Public comments on the park’s design will be accepted until Feb. 15. Of the handful of comments the DNR has already received on the expansion, all have been positive, said Brian McCann, recreation planner for the DNR’s Trails and Waterways Division.

“We want to shake the tree one last time before going forward,” McCann said. The state must complete an environmental assessment worksheet on the project before permitting and trail construction can begin, possibly in late 2009.

The DNR is still seeking an appraisal for about 400 acres of land towards the north end of the proposed expansion, said Ron Potter, policy and program manager with the DNR’s Trails and Waterways division. The city of Virginia would buy the land, and in turn the state would lease it from the city for the park.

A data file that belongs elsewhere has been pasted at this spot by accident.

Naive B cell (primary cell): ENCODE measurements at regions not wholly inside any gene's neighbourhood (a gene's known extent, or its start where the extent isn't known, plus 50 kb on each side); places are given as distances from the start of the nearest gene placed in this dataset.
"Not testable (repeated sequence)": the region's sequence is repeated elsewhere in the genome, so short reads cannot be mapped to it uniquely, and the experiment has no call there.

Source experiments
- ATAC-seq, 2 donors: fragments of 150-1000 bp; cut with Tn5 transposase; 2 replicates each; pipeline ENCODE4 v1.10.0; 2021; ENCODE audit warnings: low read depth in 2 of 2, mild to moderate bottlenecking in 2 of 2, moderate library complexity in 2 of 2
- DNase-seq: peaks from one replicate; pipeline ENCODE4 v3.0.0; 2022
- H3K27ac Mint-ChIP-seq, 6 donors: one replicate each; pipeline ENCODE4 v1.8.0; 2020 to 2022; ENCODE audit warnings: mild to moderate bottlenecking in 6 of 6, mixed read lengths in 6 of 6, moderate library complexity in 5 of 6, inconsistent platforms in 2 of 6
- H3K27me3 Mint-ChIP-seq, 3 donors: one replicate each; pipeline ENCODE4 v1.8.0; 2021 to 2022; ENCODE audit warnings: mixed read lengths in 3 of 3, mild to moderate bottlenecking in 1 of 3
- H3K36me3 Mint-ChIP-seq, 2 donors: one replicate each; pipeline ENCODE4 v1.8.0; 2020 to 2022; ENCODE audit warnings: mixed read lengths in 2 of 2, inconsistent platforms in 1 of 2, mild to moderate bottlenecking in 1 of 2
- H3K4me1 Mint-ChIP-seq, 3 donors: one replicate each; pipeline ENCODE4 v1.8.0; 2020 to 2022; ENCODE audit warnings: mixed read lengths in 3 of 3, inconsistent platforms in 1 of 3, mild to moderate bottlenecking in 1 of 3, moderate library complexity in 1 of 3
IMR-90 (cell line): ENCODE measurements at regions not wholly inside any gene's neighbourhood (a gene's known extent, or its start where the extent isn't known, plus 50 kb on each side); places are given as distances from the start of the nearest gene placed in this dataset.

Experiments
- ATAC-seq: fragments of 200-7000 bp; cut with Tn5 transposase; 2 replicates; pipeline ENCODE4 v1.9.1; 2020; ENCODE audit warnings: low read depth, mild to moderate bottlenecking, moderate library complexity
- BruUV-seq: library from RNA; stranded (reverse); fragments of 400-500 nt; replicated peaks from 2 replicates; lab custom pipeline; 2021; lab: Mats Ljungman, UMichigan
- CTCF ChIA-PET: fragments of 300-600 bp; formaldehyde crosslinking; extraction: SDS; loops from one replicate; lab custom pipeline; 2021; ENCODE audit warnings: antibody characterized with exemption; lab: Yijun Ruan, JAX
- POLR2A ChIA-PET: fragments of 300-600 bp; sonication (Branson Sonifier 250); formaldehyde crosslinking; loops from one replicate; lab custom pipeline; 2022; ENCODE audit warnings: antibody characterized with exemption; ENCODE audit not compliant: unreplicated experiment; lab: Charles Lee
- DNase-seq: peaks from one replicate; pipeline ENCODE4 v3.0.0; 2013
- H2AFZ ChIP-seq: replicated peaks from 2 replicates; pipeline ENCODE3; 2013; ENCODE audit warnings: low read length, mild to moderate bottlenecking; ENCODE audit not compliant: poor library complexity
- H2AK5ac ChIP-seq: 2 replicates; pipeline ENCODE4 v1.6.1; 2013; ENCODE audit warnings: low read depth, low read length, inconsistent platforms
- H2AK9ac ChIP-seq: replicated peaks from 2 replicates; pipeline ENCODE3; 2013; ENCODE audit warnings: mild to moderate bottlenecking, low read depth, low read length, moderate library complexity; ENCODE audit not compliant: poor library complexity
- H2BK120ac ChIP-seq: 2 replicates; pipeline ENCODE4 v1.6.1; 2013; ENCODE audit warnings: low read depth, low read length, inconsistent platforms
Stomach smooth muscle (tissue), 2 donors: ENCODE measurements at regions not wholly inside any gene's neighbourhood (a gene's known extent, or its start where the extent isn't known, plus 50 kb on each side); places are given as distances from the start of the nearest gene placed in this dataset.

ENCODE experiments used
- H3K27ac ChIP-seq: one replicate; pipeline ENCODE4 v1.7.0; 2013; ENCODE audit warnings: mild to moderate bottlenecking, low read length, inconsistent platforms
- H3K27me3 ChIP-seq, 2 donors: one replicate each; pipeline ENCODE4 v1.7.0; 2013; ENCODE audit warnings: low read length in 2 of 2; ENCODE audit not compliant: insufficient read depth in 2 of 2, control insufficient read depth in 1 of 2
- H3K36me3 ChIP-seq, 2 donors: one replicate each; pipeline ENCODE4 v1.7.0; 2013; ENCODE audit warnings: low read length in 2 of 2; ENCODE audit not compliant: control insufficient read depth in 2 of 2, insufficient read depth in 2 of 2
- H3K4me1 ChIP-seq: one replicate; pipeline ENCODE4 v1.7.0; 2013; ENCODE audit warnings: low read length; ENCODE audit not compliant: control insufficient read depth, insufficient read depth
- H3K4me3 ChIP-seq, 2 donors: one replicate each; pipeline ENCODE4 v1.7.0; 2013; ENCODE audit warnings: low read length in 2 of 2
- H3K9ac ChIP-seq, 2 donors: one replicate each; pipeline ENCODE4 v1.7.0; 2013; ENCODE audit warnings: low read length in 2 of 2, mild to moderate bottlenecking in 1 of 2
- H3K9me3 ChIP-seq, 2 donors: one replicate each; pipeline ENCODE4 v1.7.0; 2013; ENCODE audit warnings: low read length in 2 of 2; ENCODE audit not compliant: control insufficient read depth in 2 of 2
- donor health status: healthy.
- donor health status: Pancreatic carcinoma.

The plan calls for the expansion to be accessed only from a trail beginning in the portion of the park near Gilbert, with the park then spreading north through abandoned mine pits and around a county landfill. The area offers challenging terrain favored by all-terrain and off-highway vehicle users.

State Rep. Tom Rukavina, a member of the Iron Range Off-Highway Vehicle Recreation Area Citizen’s Advisory Committee, explained that keeping the access in Gilbert was part of a promise made to the city long ago.

“We promised the Gilbert City Council that the Gilbert park would be like the hub of a wheel, and the spokes would go out from there,” Rukavina said.

r Copies of the proposal are available by contacting McCann at (651) 259-5627or Brian.McCann@dnr.state.mn.us